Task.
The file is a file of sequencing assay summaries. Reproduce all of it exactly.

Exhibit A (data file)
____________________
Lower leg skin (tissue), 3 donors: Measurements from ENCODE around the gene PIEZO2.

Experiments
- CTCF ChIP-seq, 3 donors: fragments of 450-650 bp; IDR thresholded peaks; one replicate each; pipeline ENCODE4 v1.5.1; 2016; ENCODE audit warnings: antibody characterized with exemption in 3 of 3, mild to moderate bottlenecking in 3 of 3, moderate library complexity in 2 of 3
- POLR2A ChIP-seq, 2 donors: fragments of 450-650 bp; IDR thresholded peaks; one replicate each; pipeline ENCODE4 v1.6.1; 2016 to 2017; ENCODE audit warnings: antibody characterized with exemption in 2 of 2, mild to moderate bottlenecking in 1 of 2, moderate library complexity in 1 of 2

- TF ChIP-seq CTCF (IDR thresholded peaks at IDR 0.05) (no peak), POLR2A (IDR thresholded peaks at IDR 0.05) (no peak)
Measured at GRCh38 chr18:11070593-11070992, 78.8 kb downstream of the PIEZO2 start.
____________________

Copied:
Lower leg skin (tissue), 3 donors: Measurements from ENCODE around the gene PIEZO2.

Experiments
- CTCF ChIP-seq, 3 donors: fragments of 450-650 bp; IDR thresholded peaks; one replicate each; pipeline ENCODE4 v1.5.1; 2016; ENCODE audit warnings: antibody characterized with exemption in 3 of 3, mild to moderate bottlenecking in 3 of 3, moderate library complexity in 2 of 3
- POLR2A ChIP-seq, 2 donors: fragments of 450-650 bp; IDR thresholded peaks; one replicate each; pipeline ENCODE4 v1.6.1; 2016 to 2017; ENCODE audit warnings: antibody characterized with exemption in 2 of 2, mild to moderate bottlenecking in 1 of 2, moderate library complexity in 1 of 2

- TF ChIP-seq CTCF (IDR thresholded peaks at IDR 0.05) (no peak), POLR2A (IDR thresholded peaks at IDR 0.05) (no peak)
Measured at GRCh38 chr18:11070593-11070992, 78.8 kb downstream of the PIEZO2 start.